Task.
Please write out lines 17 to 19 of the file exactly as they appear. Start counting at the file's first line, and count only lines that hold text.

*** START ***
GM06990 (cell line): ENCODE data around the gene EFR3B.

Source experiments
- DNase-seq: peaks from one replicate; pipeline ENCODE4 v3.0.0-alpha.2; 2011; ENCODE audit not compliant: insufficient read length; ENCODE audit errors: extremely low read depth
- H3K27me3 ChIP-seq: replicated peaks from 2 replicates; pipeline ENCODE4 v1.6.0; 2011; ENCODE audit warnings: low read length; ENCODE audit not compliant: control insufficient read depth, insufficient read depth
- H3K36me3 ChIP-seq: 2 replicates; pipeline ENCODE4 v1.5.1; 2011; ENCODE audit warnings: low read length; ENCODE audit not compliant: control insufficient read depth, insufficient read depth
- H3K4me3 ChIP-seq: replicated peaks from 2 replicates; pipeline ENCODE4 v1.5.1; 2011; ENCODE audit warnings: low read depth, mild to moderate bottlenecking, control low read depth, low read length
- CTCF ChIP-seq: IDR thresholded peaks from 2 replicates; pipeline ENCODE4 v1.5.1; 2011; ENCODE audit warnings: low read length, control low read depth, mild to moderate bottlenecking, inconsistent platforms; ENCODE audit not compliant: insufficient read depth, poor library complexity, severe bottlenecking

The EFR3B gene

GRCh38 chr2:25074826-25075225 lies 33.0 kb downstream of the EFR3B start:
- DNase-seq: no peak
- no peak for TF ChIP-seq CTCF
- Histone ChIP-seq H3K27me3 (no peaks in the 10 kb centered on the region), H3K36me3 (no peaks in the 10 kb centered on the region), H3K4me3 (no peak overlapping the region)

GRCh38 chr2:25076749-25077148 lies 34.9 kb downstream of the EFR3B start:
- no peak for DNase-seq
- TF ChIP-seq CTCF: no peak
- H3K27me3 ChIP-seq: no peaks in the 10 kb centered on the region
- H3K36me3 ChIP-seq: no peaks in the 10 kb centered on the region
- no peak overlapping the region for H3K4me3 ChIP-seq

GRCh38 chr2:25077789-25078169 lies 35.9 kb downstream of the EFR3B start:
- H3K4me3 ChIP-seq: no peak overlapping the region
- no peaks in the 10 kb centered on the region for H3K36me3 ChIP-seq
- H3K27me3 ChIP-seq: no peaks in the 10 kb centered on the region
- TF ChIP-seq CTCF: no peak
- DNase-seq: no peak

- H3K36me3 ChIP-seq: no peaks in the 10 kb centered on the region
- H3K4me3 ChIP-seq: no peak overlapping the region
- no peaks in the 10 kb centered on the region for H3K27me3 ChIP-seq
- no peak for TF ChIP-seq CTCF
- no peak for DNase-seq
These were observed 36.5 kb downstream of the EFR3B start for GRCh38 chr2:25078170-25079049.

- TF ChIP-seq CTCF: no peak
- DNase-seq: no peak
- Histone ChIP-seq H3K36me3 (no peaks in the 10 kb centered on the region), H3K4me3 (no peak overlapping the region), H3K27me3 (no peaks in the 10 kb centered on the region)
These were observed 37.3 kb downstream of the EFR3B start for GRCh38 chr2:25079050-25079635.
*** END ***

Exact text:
- H3K36me3 ChIP-seq: no peaks in the 10 kb centered on the region
- no peak overlapping the region for H3K4me3 ChIP-seq

GRCh38 chr2:25077789-25078169 lies 35.9 kb downstream of the EFR3B start: